Previous methods of cleaning the sugar crystals and separating them from the syrup have suffered from limitations best exemplified by reference to the typical batch centrifuges used therein. Specifically, unlike the present method in which the sugar crystals are caused to rub against each other and against the conveyor helix and the bowl and screen during the separation, draining, and washing steps, in the batch centrifuge the deposited crystals remain stationary relative to each other, and therefore scrubbing is confined to the hot mingling step. Also, as mentioned above, the batch machines are best used, as is well-known, with a feed magma which is low in liquid content. Mingling has been done, therefore, with relatively small quantities of syrup, thereby reducing the effectiveness of the mingling step. The centrifuge chosen to implement the method according to the invention entirely circumvents these difficulties and, in fact, operates best with thinner magma. In addition, the typical 5 to 7 inch thick crystal cake in a batch centrifuge is most difficult to wash, due both to the thickness and the stationary aspect of the crystals in the bed (which results in channeling of wash water through the cake). When operating with the parameters as above described, the centrifuge as used herein attained results superior to those of a batch machine (in terms of resultant crystal purity and color) using only one third the wash water typically required with the batch machine (1% vs. 3% of the weight of the crystals to be washed) while avoiding the control complications and processing time loss inherent in loading and unloading the batch machines. Important factors in these improved results are more effective scrubbing, thinner cake, the fact that the tumbling crystals are all exposed to wash water while traversing the screen portion of the centrifuge bowl and less sugar dissolved by the wash water. This decrease in amount of wash water reduces substantially the expense of recovery cycles. Even when no wash was used, results equal to those of the batch machine with usual wash were obtained, showing the effectiveness of the scrubbing produced in the centrifuge.

What is claimed is:

1. Method for treating a magma of sugar crystals which comprises:

feeding said magma continuously to a rotary impervious centrifuge bowl to form therein a pool in which all or most of the sugar crystals of the magma separate from the liquid under centrifugal force to form a bed of the crystals held against the inner surface of the bowl by the centrifugal force;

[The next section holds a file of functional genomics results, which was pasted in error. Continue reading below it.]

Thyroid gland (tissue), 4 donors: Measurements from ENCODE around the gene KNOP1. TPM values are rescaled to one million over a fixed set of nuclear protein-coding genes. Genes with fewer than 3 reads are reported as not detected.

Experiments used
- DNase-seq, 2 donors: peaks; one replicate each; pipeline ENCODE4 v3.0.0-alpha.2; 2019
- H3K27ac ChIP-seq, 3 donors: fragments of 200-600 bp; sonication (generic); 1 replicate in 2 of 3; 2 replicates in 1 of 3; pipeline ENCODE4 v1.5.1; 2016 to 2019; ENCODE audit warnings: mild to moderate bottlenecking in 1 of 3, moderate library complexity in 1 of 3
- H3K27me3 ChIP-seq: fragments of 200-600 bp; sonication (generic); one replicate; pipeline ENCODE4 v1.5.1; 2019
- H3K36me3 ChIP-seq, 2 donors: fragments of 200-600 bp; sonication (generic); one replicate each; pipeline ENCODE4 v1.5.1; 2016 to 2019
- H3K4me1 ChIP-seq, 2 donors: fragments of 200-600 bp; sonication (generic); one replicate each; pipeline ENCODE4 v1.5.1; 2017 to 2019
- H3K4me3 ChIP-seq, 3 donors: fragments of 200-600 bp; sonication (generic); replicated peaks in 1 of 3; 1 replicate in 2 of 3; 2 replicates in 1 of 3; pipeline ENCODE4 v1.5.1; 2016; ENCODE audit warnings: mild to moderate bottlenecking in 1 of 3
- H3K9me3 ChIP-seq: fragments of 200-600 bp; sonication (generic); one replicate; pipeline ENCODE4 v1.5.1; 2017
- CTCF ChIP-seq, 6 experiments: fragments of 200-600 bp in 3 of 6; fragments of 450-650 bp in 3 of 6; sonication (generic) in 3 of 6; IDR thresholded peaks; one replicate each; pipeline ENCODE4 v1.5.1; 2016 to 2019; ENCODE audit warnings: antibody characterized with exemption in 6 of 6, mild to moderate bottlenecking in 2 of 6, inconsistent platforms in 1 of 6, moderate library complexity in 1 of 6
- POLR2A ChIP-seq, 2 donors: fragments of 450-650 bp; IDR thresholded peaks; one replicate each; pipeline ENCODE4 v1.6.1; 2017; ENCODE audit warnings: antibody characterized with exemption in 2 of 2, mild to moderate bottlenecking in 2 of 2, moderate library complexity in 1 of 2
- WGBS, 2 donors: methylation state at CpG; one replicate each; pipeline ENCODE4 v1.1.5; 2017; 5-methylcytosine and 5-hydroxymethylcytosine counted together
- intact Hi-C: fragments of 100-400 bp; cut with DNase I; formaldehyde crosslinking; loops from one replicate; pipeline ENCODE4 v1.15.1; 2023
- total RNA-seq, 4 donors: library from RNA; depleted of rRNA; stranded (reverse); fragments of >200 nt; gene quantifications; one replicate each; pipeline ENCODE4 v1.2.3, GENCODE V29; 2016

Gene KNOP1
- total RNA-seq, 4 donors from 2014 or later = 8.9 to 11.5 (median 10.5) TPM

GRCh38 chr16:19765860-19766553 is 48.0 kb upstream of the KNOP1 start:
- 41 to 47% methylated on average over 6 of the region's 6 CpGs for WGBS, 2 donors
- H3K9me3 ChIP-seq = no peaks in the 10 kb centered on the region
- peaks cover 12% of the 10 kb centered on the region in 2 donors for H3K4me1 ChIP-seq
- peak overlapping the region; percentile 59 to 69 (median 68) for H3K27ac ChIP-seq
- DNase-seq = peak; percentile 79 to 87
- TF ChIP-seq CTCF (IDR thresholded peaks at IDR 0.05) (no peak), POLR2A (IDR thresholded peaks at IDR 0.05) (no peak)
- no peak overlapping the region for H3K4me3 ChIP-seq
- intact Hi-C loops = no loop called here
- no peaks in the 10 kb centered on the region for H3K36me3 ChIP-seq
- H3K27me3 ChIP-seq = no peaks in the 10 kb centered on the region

draining liquid from said pool at a rate to maintain the pool volume substantially constant; scrubbing the crystals in said bed by pushing and tumbling the same along the surface of said bowl in said pool for sufiicient time to release a substantial amount of impurities therefrom into the liquid of said pool;

conveying said crystal bed out of said pool onto an axially sloped drainage section of said bowl and further scrubbing said crystals by pushing and tumbling the same along the surface of said drainage slope while draining a substantial part of the liquid from said bed back into the pool; and

conveying said crystal bed from the smaller radius end of said drainage slope to the inlet end of a rotating screen drum and further scrubbing said crystals by pushing and tumbling the same over the inner surface of said screen drum to the outlet end thereof while draining further liquid from said bed through said screen drum.

2. The method of claim 1 wherein a wash is applied to said crystal bed during its residence in said screen drum.

3. The method of claim 2 wherein said wash is water of the order of 1% of weight of said crystal bed in said screen drum.

4. The method of claim 1 including a pre-mingling of sugar crystals and a sugar syrup to produce said magma.

5. The method of claim 4 wherein said magma is of the order of 40 to 50 brix in sugar content.

6. The method of claim 1 wherein said crystal bed has a residence time in said pool of at least 8 seconds.

7. The method of claim 6 wherein said crystal bed has a residence time on said drainage section sufficient to reduce the liquid content thereof to a maximum of about 10% by weight.

8. The method of claim 7 wherein said crystal bed has a residence time in said screen drum of at least 9 seconds.

References Cited UNITED STATES PATENTS 3,348,767 10/1967 Ferney 2332X 2,464,440 3/1949 Delius 1'27-56UX 3,290,172 12/1966 Dietzel 12756X 3,301,708 1/1967 Rotel 12756X US. Cl. X.R. 12719;2337

Referenced by
Citing PatentFiling datePublication dateApplicantTitle
US4298161 *Oct 18, 1979Nov 3, 1981Wilkinson Rubber Linatex LimitedCentrifuge
US4303192 *Jun 17, 1980Dec 1, 1981Hide KatsumeFull jacket-worm centrifuge
US6290636 *Apr 28, 2000Sep 18, 2001Georg Hiller, Jr.Helix centrifuge with removable heavy phase discharge nozzles
US7448992 *Feb 1, 2005Nov 11, 2008Thomas Broadbent & Sons LimitedWashing of separated solids in solid bowl and screen bowl decanting centrifuges
US8235882 *Nov 17, 2009Aug 7, 2012Alfa Laval Corporate AbDecanter centrifuge with a hinged lid
US20120010065 *Nov 17, 2009Jan 12, 2012Alfa Laval Corporate AbDecanter centrifuge with a hinged lid
DE3518885A1 *May 25, 1985Nov 27, 1986Bayer AgVollmantelschneckenzentrifuge mit nachklaervorrichtung
Classifications
U.S. Classification127/56, 494/29, 494/60, 127/19, 494/53, 494/36
International ClassificationC13B30/06, B04B15/12
Cooperative ClassificationC13B30/06, B04B15/12, B04B3/04
European ClassificationC13B30/06, B04B15/12, B04B3/04